good-fellowship [goo d-fel-oh-ship] ExamplesWord Origin noun

  1. a pleasant, convivial spirit; comradeship; geniality.

Origin of good-fellowship Middle English word dating back to 1350–1400 Examples from the Web for good-fellowship Historical Examples of good-fellowship

  • We shook hands, that ancient gesture of good-fellowship on Earth.

    Astounding Stories of Super-Science September 1930


  • He could easily match their Western cordiality and good-fellowship.

    Camping with President Roosevelt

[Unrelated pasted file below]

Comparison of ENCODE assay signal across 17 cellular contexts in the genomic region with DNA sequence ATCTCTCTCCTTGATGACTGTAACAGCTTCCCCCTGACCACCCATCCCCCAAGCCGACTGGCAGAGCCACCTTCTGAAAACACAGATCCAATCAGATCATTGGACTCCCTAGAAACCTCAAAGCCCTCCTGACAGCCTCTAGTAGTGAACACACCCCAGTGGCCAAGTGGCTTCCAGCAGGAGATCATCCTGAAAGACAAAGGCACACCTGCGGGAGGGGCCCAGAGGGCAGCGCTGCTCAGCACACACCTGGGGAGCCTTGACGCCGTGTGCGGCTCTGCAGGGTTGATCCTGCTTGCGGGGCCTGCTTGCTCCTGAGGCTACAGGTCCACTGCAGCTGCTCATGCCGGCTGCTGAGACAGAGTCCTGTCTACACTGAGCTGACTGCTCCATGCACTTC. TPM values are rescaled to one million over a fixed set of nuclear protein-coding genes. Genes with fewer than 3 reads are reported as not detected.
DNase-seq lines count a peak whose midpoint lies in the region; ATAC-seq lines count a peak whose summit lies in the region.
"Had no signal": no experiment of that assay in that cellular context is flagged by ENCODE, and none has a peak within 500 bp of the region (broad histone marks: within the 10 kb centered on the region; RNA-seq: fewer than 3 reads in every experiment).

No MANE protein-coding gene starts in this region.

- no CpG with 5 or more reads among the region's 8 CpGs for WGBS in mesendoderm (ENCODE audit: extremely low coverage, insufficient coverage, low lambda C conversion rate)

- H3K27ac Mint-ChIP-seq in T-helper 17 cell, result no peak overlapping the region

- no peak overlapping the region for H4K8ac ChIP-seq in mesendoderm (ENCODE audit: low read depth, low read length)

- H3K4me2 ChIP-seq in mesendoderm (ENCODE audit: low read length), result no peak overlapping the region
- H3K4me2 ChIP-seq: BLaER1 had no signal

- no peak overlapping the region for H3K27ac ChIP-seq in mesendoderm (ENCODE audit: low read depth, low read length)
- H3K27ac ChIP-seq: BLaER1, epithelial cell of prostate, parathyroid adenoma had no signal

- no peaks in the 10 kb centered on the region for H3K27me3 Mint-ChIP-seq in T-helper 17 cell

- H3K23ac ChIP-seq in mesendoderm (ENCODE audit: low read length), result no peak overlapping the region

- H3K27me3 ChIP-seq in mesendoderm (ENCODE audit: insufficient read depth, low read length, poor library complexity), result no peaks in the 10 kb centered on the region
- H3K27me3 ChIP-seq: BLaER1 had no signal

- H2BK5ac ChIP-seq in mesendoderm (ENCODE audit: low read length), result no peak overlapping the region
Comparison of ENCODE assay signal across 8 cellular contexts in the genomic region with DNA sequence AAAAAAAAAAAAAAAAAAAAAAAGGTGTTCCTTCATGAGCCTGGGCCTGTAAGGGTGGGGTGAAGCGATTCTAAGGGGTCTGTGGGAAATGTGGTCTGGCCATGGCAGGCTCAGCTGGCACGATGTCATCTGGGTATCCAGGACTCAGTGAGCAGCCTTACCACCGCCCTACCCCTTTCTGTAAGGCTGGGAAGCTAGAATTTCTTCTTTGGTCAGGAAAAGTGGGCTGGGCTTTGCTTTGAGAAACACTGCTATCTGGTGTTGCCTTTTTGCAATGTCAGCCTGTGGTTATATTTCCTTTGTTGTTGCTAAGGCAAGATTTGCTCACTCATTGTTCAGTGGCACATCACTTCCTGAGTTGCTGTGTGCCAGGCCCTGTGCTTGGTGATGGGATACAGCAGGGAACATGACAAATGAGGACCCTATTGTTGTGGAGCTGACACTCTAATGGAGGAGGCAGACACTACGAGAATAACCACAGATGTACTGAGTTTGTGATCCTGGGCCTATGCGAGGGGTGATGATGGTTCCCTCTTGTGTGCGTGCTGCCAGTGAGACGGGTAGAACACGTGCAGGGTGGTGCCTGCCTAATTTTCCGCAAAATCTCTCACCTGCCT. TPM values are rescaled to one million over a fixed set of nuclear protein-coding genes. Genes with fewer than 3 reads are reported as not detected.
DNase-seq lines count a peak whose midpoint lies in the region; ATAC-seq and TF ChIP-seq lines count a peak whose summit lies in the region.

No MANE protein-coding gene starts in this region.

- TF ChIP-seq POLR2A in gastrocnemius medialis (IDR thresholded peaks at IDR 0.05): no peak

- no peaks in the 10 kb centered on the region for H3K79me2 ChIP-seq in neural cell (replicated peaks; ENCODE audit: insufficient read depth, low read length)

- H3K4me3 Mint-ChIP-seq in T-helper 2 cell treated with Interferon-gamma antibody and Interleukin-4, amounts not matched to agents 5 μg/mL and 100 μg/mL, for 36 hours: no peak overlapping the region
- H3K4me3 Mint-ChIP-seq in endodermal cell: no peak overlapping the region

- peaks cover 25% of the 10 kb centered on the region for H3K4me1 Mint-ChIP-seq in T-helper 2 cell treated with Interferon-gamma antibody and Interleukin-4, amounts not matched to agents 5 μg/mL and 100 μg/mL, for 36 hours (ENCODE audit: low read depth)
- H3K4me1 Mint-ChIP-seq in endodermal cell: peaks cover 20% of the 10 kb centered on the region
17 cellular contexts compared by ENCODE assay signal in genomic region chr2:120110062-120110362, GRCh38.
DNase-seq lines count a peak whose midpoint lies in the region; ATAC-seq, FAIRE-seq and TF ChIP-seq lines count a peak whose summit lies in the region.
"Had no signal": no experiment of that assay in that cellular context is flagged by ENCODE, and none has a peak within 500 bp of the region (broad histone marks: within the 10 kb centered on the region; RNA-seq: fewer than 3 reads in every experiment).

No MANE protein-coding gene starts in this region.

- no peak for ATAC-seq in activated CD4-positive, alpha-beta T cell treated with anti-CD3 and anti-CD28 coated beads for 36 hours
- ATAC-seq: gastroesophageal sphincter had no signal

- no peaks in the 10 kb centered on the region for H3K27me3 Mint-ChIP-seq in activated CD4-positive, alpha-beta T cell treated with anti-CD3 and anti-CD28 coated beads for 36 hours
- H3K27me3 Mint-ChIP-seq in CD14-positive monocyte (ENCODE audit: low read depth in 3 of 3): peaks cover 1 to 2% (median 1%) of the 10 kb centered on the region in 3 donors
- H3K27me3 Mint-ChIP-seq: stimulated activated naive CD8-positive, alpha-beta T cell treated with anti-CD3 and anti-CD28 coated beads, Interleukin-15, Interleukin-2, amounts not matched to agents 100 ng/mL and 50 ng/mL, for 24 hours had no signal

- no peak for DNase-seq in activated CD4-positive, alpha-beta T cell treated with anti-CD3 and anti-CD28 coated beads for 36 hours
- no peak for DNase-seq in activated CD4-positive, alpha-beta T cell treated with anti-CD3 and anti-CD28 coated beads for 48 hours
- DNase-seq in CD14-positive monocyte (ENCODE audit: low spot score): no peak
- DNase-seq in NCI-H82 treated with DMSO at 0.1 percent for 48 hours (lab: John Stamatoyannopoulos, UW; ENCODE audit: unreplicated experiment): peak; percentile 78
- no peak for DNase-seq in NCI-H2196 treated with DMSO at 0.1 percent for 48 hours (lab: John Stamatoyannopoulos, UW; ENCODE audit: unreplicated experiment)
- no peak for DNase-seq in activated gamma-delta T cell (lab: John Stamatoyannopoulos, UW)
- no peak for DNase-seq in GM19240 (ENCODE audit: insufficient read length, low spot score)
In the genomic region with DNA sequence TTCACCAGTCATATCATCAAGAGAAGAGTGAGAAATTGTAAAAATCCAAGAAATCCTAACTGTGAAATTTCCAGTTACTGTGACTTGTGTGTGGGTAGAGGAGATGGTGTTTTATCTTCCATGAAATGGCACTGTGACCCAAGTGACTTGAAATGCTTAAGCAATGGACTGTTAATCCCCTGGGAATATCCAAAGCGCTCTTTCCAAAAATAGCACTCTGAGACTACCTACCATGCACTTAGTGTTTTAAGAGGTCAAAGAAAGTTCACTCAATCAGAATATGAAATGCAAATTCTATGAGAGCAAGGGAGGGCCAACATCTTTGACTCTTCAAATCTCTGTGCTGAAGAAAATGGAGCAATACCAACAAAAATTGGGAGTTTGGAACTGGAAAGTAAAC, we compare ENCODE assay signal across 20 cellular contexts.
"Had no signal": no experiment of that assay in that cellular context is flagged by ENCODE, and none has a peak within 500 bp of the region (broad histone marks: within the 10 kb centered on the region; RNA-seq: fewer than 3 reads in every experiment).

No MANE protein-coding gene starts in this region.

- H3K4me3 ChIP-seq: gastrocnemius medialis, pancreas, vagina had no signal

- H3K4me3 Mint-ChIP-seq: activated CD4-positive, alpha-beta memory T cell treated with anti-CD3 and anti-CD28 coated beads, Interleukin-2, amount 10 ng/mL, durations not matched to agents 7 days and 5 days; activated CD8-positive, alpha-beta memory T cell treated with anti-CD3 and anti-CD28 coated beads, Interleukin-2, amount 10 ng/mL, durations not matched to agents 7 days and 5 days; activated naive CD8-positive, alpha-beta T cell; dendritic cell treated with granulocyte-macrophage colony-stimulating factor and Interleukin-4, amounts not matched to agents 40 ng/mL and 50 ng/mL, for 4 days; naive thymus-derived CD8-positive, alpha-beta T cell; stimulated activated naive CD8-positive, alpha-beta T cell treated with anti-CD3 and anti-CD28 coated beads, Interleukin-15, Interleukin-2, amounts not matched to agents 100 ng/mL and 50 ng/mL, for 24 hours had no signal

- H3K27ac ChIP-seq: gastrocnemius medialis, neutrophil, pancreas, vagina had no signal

John Burroughs

  • But at the moment he was all heartiness and good-fellowship.

    The Moon and Sixpence

    W. Somerset Maugham

  • There is no good-fellowship in him, no sincerity, no whole-heartedness.

    William Shakespeare

    John Masefield

  • Caldwell began with an uneasy assumption of good-fellowship.

    The White Mice

    Richard Harding Davis

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